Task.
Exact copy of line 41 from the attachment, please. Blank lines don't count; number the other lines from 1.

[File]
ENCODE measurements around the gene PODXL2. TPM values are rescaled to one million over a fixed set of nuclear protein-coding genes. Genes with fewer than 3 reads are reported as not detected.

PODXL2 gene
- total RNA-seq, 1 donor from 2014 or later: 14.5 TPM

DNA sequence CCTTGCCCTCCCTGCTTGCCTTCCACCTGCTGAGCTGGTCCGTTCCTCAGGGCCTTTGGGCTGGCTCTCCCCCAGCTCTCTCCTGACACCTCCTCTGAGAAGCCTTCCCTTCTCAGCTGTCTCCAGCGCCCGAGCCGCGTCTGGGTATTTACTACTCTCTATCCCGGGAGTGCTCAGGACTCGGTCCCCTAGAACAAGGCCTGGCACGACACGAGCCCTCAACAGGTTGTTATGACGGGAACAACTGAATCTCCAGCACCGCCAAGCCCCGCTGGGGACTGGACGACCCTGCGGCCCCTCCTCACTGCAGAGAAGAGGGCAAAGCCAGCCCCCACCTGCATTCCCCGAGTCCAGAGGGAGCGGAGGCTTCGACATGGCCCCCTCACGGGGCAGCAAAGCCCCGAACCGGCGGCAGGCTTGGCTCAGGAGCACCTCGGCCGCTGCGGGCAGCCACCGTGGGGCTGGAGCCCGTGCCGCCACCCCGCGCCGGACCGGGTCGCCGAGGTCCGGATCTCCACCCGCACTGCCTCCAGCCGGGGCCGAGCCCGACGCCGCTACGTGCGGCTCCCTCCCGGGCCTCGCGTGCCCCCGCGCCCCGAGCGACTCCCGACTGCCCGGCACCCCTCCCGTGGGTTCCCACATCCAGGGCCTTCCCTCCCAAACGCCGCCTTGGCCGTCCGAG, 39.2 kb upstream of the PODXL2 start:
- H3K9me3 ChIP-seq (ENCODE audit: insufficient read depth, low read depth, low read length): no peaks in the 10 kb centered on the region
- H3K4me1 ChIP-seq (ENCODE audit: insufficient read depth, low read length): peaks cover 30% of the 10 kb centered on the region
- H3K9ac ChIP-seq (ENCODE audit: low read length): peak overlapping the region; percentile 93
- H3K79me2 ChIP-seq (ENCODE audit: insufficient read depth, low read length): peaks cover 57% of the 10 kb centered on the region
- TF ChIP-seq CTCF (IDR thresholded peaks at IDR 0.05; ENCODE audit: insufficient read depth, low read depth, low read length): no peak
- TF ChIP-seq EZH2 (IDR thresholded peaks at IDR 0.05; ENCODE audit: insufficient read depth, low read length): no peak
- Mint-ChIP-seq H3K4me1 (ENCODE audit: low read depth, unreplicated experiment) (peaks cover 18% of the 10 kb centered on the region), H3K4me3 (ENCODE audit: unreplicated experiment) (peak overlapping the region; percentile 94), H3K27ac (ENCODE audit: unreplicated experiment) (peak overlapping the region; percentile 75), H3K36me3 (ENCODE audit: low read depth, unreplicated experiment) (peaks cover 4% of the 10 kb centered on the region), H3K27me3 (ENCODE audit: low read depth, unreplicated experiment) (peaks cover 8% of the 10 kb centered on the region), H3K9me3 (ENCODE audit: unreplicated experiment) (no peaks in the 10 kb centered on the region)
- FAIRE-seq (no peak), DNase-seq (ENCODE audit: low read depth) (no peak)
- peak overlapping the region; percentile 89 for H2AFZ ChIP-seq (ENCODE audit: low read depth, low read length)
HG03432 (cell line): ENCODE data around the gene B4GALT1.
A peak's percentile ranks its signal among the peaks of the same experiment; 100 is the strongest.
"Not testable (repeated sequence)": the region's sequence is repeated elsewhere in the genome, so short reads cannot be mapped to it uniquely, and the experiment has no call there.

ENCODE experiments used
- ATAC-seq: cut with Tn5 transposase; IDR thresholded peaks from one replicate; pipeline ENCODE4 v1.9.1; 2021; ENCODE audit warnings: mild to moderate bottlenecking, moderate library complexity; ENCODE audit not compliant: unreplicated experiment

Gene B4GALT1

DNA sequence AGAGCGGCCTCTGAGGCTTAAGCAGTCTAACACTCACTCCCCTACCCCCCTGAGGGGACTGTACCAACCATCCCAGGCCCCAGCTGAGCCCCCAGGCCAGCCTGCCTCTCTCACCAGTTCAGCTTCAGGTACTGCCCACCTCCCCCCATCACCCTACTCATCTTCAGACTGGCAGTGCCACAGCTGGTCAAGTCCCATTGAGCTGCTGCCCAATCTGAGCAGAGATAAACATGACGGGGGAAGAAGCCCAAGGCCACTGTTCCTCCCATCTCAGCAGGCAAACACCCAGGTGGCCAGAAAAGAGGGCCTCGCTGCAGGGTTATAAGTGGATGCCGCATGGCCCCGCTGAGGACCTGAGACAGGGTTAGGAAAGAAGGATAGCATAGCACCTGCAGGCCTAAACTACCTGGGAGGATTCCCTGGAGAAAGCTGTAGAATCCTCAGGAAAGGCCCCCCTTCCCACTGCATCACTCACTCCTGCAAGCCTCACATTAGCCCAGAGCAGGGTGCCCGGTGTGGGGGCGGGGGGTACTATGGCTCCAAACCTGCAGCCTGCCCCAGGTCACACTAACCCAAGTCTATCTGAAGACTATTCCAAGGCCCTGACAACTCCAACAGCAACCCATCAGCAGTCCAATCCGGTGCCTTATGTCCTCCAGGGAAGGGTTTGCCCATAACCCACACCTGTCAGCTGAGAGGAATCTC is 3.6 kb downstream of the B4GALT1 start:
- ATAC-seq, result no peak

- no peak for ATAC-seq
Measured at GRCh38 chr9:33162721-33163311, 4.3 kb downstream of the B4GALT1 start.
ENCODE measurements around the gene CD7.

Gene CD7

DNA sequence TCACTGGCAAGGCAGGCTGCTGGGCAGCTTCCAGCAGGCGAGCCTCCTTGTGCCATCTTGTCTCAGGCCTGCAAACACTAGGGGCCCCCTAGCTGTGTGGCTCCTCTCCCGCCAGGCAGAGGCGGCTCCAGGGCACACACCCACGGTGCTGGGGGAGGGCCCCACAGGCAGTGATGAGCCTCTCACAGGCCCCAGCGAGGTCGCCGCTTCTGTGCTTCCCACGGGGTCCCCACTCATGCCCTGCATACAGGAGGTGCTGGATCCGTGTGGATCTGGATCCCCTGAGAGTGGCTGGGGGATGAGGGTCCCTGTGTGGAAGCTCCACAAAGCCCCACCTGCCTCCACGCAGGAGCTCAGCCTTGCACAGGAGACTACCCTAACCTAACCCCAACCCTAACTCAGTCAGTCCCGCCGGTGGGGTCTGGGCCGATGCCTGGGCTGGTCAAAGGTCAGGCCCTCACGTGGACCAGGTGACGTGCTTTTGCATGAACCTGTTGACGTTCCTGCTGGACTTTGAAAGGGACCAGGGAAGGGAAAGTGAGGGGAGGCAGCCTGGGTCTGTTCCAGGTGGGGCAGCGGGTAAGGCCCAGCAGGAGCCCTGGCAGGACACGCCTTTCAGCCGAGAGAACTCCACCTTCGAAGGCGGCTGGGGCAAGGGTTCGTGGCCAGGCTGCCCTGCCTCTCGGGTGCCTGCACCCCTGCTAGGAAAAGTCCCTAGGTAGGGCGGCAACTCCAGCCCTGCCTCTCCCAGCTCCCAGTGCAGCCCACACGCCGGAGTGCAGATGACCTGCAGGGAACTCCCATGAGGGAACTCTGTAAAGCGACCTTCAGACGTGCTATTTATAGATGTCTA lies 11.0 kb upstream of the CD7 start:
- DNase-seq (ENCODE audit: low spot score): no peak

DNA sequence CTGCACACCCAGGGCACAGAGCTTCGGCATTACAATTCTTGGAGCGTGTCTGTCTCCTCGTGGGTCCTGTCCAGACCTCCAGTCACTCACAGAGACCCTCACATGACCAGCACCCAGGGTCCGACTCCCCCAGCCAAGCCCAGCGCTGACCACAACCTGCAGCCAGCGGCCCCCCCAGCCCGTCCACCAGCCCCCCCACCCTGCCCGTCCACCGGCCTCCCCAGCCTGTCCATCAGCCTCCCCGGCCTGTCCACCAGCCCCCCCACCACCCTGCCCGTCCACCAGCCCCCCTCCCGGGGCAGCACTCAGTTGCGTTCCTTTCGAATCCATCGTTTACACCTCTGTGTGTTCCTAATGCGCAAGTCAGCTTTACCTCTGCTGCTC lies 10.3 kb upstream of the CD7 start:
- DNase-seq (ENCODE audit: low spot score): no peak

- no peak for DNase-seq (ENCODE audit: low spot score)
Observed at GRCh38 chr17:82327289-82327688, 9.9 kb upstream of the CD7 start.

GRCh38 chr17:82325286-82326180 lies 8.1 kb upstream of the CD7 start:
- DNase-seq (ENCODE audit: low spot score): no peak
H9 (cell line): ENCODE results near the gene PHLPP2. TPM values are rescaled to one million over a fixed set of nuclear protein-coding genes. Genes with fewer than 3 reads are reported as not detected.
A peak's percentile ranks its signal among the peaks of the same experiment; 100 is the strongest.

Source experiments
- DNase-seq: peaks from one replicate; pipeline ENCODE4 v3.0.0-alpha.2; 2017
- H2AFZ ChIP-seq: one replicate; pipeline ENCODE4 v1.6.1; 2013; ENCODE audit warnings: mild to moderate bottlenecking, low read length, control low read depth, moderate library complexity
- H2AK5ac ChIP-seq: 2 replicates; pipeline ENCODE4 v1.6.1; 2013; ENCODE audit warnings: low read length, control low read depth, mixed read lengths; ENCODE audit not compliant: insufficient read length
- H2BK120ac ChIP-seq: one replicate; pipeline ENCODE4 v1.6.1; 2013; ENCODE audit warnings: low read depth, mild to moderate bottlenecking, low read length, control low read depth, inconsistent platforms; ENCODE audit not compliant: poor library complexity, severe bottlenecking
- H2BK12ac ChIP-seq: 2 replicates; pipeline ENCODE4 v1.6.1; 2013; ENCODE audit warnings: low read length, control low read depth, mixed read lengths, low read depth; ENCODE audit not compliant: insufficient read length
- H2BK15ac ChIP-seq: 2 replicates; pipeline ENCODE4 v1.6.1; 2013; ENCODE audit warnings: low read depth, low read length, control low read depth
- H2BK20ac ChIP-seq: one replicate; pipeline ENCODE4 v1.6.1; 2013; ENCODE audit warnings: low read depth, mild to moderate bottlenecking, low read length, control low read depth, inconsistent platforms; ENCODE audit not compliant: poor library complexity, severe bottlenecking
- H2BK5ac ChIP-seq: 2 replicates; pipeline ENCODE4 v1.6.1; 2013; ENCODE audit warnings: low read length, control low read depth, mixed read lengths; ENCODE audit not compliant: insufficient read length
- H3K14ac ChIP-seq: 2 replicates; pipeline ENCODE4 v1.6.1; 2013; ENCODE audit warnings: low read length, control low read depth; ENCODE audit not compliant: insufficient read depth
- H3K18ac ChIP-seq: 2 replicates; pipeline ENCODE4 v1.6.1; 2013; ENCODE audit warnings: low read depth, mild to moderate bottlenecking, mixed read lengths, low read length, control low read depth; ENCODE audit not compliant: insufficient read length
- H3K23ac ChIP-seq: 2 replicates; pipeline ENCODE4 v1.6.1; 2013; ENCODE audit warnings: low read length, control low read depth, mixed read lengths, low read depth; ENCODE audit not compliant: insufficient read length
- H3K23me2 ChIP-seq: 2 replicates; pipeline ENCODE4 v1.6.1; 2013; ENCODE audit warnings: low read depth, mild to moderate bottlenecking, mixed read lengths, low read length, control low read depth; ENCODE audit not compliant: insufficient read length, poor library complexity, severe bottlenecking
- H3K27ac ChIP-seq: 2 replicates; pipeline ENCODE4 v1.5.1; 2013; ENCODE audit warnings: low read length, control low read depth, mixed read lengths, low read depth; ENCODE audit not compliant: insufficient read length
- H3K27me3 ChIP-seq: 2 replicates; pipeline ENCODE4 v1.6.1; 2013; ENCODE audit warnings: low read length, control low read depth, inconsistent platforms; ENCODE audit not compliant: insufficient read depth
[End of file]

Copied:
- H2BK12ac ChIP-seq: 2 replicates; pipeline ENCODE4 v1.6.1; 2013; ENCODE audit warnings: low read length, control low read depth, mixed read lengths, low read depth; ENCODE audit not compliant: insufficient read length